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Cloud Technology for Insurers - Part 3


In the previous part of our article series we have provided an overview of the different deployment models and service models of the cloud. In this part, we will look at the many advantages cloud can offer over classical in-house datacenters.

Enterprise Agility

As explained in part 1 of this article series, Amazon pioneered cloud technology to overcome bottlenecks in their software development processes. Today, cloud can boost agility even more than was the case at the time of its inception. This is the case because the number of different cloud services has exploded in the meantime. The big public cloud providers offer a large palette of versatile building blocks that can be deployed within minutes and assembled like Lego bricks. Particularly convenient is the fact initial experiments with new cloud services can be performed at low cost.

Cost Savings

One of the biggest advantages of implementing a public cloud is the cost savings involved with IT infrastructure. For two reasons, cloud technology can significantly reduce the costs for IT infrastructure, required software, online backups and data storage. First, public cloud providers can leverage massive economies of scale due to their resource pooling (one of key features of cloud as discussed in part 1 of this article series). Second, when a pay-as-you-go pricing model is leveraged, cloud users only pay for the resources they use, i.e. in an ideal case IT infrastructure cost can even be treated as a variable rather than a fixed cost.


For classical in house datacenters software updates are time and resource intensive. If a software update is released, a system administrator needs to manually download and implement it. This includes carving out time for a specific server to be down to implement the upgrade and test the system. The entire process can take up to an entire day, and if it needs to be done when no employees are accessing the service, the system administrator needs to spend time on the weekend or late at night to fix the issue.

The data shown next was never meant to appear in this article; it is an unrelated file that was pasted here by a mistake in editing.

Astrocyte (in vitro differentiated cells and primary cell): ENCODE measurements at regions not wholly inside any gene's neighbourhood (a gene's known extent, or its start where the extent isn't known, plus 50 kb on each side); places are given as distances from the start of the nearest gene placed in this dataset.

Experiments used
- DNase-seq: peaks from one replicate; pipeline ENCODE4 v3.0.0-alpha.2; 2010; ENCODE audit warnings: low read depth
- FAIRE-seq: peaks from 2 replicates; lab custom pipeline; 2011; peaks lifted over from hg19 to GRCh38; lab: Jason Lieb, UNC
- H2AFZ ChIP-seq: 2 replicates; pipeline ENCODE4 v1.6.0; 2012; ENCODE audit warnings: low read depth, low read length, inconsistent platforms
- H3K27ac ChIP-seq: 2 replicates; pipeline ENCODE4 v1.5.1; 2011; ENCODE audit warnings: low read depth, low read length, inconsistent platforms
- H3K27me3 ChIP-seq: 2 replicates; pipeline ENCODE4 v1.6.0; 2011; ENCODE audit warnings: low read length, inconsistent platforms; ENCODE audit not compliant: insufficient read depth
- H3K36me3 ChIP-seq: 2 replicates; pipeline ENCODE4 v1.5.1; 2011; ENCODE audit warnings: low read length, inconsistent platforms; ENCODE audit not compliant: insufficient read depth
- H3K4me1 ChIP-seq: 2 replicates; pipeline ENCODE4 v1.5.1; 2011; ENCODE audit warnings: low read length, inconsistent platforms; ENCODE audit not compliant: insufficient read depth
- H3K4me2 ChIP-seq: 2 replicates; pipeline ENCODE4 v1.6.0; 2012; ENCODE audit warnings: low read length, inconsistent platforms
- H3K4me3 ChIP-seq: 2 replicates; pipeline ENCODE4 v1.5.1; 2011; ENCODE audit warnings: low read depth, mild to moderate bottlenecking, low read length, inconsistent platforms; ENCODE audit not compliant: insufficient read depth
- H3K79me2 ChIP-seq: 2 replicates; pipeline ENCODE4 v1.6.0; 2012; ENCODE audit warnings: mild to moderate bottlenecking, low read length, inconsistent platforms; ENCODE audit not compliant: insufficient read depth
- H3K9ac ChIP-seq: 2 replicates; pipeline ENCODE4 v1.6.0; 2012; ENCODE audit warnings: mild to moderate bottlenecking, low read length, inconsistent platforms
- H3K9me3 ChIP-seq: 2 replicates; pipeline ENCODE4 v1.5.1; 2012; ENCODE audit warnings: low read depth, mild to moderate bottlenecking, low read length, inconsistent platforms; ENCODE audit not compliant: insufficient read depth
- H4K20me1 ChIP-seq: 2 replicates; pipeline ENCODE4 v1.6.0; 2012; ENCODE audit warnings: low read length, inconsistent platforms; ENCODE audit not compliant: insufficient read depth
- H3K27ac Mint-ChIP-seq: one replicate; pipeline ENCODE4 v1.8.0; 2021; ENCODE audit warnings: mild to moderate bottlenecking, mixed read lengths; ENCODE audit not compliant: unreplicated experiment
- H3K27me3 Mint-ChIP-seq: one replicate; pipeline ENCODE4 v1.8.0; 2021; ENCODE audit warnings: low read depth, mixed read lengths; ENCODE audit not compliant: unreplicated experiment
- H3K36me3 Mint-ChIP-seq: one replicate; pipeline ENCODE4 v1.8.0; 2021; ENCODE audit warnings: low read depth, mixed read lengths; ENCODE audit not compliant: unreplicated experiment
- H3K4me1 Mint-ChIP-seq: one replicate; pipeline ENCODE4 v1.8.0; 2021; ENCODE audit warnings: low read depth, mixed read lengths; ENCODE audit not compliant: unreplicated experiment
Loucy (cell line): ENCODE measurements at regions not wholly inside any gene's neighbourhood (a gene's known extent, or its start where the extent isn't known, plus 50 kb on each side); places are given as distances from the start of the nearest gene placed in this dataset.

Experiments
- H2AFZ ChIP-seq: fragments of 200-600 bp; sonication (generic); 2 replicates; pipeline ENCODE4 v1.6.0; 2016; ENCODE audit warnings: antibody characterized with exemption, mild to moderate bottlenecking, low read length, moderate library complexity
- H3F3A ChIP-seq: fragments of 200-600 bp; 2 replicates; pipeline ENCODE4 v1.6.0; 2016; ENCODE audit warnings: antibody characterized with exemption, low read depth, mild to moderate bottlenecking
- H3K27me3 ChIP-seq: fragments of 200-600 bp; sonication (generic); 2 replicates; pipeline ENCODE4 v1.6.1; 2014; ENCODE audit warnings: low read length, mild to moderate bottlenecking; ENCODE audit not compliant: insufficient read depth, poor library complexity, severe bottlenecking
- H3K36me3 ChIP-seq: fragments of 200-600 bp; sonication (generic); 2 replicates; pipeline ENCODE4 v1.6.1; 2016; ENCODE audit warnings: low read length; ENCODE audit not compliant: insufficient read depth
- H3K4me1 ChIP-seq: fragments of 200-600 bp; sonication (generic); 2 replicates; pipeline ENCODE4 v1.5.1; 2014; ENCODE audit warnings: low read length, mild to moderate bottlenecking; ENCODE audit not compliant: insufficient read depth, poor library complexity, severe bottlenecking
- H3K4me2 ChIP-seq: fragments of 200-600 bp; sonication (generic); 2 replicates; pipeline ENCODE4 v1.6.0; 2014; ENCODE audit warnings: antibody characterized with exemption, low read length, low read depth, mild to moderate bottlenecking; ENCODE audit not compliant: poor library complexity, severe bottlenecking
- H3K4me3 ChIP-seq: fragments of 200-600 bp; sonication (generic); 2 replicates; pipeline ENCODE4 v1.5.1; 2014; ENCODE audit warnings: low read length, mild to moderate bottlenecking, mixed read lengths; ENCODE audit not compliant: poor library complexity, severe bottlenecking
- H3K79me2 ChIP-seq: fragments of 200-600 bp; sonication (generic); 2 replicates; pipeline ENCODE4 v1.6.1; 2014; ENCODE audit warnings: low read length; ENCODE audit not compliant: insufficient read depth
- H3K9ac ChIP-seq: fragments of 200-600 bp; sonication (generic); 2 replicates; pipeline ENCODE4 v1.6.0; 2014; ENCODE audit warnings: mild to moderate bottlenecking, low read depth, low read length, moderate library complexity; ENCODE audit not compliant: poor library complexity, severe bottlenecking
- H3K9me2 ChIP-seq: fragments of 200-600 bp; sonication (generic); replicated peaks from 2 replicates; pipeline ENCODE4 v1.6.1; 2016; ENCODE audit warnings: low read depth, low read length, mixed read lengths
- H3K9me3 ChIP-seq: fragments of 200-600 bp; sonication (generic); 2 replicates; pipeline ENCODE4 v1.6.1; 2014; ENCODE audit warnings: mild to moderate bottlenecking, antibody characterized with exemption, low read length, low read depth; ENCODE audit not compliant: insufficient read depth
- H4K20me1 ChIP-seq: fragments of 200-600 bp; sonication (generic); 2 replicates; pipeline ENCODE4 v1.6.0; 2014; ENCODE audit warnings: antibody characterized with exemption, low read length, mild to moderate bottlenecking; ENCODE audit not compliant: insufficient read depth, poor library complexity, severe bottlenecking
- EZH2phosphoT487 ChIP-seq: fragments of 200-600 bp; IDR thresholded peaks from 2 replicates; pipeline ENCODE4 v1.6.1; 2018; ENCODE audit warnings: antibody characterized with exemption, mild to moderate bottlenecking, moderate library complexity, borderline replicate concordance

Another appealing advantage for customers is the much greater processing power that a public cloud can offer to customers. This is of course especially advantageous for customers relying on computational heavy processes like insurance companies. Due to the seemingly unlimited resource pool cloud users can add extra computational resources if required or shut them down during times when they are not needed. The same principle applies for other IT components as well. For example, if a company runs out of storage when adding files, they can simply add more storage, and only the amount which is required. Capacity in regards to on premise IT infrastructure is not as flexible as the cloud.


Usage of cloud service also brings the advantage of increased security. Many companies struggle with the implementation of proper security measures and policy. Cloud providers take a great concern in providing the best security of their infrastructure. However, as discussed in the previous article, responsibility for security can never be fully delegated to the cloud provider. Rather, there always is a shared responsibility for security between the cloud user and the cloud provider.

In the next part of this article series, we will present an overview on the challenges the use of cloud poses for insurers. Each challenge and appropriate solution strategies will then be discussed in more detail later in the series.

Ingo Muschick
Partner & Managing Director US
 Ingo Muschick
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